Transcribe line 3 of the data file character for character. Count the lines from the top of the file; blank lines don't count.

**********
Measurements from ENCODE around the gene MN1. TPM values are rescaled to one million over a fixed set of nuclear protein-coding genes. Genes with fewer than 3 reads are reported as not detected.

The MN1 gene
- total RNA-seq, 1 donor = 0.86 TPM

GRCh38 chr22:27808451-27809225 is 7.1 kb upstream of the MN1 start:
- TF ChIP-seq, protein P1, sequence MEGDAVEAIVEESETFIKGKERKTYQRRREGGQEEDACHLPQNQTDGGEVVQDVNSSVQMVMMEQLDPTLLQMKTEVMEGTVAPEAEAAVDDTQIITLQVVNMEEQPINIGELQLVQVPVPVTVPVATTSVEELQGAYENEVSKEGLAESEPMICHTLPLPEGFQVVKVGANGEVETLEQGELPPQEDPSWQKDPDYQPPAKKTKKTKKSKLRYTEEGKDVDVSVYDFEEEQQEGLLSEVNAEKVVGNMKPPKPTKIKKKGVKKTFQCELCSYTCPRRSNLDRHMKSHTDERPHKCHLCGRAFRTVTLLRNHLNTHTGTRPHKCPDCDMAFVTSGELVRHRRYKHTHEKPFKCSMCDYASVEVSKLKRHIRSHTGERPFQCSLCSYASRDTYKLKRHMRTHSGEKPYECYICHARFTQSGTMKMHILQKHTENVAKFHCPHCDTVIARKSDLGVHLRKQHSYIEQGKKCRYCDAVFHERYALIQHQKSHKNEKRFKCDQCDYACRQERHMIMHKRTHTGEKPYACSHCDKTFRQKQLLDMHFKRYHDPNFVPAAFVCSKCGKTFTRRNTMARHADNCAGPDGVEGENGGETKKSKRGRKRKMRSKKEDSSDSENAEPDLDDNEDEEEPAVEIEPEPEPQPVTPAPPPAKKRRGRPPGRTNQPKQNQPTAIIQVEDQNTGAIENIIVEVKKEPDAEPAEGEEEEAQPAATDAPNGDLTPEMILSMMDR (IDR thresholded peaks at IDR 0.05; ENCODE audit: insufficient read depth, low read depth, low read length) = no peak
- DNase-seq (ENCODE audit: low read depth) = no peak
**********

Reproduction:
- total RNA-seq, 1 donor = 0.86 TPM